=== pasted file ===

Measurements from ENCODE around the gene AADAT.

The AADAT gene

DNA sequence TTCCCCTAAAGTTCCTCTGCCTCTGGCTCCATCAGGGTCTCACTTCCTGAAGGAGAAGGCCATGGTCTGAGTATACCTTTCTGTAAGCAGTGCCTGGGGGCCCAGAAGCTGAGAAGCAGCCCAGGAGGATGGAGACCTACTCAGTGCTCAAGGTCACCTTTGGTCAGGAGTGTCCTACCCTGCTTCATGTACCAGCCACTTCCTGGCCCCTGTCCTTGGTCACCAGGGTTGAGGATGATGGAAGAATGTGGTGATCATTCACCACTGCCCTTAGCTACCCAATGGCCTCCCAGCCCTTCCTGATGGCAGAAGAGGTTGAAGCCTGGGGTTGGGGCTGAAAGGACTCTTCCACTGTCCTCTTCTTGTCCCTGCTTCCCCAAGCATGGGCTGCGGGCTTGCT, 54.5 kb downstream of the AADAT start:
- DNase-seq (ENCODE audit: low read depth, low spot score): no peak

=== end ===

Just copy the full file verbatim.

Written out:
Measurements from ENCODE around the gene AADAT.

The AADAT gene

DNA sequence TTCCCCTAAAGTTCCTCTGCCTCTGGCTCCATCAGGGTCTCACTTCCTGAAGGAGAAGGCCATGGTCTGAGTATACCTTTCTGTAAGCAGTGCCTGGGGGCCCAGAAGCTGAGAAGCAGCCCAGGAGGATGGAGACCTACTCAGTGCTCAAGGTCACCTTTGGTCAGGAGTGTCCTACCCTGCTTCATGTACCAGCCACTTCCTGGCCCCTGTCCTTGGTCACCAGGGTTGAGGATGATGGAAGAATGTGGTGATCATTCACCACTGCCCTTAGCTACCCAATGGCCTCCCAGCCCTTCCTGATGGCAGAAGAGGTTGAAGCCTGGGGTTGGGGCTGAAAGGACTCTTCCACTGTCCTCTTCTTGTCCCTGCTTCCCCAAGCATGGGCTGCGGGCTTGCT, 54.5 kb downstream of the AADAT start:
- DNase-seq (ENCODE audit: low read depth, low spot score): no peak